In evaluation of radiological findings of 24 PPL patients, Jung et al. showed that 29.2% of the patients had single or multiple nodules, mass or masses in 16.7%, infiltrates in 41.7% and consolidation in 20.8%. Hilar lymphadenopathy was found in five patients and a direct chest wall invasion was seen in one (6). So we can argue that PPL can be considered as a rare differential diagnosis of these radiological presentations, but tissue biopsy is needed to determine it.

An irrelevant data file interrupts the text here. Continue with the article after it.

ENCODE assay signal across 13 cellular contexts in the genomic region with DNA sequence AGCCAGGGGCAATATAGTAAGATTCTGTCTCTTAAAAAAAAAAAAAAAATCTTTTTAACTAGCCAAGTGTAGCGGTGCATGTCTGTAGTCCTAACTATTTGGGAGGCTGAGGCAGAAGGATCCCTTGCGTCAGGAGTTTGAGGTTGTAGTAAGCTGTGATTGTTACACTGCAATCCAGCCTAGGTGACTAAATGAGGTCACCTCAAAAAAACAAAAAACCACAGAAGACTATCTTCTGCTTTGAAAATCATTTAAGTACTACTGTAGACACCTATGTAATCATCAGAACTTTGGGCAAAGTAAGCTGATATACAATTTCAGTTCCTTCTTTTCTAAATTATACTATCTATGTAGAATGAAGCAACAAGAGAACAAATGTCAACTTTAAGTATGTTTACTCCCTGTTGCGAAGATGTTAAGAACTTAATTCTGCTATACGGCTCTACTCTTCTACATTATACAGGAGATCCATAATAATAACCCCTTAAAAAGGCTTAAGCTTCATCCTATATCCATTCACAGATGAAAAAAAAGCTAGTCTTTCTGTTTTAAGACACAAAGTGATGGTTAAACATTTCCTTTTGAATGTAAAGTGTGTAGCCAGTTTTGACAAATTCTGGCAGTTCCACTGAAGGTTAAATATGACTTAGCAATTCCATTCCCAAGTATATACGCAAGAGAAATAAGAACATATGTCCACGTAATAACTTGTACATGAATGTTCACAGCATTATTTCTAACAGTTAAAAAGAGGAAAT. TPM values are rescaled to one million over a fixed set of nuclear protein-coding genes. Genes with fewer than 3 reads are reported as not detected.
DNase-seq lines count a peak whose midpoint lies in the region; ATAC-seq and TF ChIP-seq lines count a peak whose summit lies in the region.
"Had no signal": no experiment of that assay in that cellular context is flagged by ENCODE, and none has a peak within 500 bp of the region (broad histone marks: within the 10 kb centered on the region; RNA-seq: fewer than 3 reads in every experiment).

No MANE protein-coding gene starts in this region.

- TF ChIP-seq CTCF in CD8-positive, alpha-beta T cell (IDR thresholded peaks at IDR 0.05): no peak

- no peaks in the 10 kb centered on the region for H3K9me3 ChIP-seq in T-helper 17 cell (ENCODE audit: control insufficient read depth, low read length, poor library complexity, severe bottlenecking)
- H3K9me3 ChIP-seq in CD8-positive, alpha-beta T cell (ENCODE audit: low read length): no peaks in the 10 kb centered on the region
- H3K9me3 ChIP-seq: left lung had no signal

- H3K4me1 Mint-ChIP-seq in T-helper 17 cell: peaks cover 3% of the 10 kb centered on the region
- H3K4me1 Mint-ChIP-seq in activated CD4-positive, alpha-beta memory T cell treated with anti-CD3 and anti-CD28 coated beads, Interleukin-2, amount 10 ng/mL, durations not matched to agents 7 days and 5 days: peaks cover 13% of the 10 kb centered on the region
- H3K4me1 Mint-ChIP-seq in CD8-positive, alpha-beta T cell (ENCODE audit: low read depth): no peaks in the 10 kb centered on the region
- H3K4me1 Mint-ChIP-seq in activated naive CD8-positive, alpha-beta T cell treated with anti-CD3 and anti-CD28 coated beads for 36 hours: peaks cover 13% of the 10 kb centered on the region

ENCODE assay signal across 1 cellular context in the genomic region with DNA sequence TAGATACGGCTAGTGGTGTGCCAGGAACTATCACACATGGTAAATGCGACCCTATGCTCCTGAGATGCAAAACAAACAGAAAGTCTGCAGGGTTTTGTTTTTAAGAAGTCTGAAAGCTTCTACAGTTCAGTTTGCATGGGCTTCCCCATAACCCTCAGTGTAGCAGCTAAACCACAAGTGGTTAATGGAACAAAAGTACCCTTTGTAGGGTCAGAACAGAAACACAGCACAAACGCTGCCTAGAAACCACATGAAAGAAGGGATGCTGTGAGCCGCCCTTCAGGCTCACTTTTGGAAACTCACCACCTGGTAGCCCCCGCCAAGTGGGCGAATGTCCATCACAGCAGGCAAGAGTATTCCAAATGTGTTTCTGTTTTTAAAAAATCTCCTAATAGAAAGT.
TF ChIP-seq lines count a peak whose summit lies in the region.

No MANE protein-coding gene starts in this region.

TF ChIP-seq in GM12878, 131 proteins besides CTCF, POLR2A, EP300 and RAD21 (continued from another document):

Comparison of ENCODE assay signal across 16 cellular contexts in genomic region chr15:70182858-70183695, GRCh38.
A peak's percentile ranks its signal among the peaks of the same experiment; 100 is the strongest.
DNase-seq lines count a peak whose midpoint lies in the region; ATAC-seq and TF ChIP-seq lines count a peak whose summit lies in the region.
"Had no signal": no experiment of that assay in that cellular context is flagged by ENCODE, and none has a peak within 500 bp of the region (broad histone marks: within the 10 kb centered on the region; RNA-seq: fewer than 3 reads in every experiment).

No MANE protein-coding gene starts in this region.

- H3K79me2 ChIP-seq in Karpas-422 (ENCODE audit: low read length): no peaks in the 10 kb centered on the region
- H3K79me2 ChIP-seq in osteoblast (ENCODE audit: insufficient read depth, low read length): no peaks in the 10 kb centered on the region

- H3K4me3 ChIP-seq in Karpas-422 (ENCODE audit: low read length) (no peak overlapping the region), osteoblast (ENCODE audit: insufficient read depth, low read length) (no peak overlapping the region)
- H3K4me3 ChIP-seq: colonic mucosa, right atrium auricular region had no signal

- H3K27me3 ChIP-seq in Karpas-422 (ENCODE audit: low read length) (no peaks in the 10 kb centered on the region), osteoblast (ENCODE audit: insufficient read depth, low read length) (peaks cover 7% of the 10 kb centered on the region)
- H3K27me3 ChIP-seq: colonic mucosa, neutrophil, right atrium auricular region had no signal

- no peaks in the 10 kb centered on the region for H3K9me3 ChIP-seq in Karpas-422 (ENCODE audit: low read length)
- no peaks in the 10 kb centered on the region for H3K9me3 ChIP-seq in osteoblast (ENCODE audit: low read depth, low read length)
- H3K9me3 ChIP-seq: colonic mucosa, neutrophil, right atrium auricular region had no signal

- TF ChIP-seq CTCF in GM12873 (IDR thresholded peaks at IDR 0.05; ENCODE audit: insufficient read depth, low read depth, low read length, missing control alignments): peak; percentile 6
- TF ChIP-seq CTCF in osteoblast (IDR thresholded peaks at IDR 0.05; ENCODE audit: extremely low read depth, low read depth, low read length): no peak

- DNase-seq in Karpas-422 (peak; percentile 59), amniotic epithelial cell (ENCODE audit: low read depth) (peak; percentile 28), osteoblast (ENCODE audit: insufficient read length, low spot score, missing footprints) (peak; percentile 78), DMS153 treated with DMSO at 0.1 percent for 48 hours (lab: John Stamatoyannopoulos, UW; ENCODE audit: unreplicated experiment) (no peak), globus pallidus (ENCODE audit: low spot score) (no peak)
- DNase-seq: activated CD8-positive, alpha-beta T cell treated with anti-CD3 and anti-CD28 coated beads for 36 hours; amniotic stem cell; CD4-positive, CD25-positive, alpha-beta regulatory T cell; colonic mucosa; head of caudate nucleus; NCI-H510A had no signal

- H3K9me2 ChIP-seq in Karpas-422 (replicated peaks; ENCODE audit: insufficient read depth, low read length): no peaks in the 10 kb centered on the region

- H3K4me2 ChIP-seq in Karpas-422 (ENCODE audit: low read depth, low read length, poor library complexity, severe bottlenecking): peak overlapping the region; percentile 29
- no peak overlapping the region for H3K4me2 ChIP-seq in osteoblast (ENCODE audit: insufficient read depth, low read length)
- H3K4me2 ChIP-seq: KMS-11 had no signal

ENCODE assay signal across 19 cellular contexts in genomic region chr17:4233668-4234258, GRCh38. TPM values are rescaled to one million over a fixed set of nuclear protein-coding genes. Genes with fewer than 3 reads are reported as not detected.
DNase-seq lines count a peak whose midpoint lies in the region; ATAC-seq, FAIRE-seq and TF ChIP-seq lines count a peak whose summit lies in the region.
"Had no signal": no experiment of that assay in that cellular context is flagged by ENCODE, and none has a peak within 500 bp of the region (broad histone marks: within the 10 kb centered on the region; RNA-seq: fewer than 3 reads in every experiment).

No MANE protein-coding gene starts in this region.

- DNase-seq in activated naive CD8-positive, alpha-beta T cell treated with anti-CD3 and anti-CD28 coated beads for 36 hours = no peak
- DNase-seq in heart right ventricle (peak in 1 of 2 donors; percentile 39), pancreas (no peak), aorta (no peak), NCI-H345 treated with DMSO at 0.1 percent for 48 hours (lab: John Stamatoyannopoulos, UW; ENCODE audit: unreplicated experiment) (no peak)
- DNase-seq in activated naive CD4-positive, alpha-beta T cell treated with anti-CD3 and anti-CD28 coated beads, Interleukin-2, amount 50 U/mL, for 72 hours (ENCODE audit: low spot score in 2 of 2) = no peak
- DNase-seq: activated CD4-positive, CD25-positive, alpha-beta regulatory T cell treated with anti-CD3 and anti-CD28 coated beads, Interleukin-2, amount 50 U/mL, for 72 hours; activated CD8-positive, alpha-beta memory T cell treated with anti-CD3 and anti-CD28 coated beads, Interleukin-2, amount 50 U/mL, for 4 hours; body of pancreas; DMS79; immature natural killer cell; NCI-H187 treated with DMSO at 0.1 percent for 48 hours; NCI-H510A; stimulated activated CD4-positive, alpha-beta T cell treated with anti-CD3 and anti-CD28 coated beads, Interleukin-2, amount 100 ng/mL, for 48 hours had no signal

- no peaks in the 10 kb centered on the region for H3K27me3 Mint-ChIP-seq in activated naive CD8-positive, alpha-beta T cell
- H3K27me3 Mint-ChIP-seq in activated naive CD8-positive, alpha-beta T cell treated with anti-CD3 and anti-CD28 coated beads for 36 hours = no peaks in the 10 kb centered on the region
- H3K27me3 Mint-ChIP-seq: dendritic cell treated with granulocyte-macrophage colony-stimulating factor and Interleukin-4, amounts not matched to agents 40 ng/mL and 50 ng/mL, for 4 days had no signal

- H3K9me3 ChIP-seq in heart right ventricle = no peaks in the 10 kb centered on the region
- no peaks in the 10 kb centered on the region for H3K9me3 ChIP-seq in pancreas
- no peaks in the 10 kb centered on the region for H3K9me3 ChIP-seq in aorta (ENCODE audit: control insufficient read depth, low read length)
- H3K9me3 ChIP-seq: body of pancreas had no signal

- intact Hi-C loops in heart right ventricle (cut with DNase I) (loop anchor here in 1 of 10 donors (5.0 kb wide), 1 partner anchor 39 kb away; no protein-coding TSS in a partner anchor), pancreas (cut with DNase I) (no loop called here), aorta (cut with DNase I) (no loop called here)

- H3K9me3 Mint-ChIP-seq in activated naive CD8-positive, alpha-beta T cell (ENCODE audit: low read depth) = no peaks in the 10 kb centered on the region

In the evaluation of 12 pulmonary involvement of MALT lymphoma in a study conducted by Zinzani et al., it has been shown that 66.7% of the patients required surgical procedures including open thoracotomy or video assisted thoracic surgery (VATS) to establish the definitive diagnosis. Bronchoscopy in 83% revealed the disease, but trans bronchial lung biopsy (TBLB) was useful only in 30% of the patients. This study mentions that only a few studies suggested a flowcytometry of BAL may be helpful in diagnosing pulmonary lymphoma (12). In our case, immunohistochemical study of the lung and skin biopsy demonstrated diffuse large B-cell lymphoma by a large lung mass in the chest X-ray. Chest CT that did not show involvement of any other organs and it determined PPL with cutaneous metastasis. The most common tumor that had cutaneous metastasis in males is lung cancer with an incidence of 2.8-7.5% (13). The anterior trunk, head and neck regions are the most common sites of metastasis that related to lung malignancies, but they may appear anywhere in the body. Cutaneous metastasis is a sign of an aggressive, poorly differentiated, malignant tumor and they are not likely to be cured (14). In this case, differentiation of the metastatic cutaneous lesions from primary skin lymphoma was only possible by the sequence of symptoms and the large lung mass. So, the immunohistopathologic study of tissue biopsies, lung biopsies and no involvement of other sites encouraged us to the diagnosis of primary pulmonary lymphoma. We suggest considering PPL as a rare, but possible diagnosis in patients with cutaneous metastasis or a large lung mass.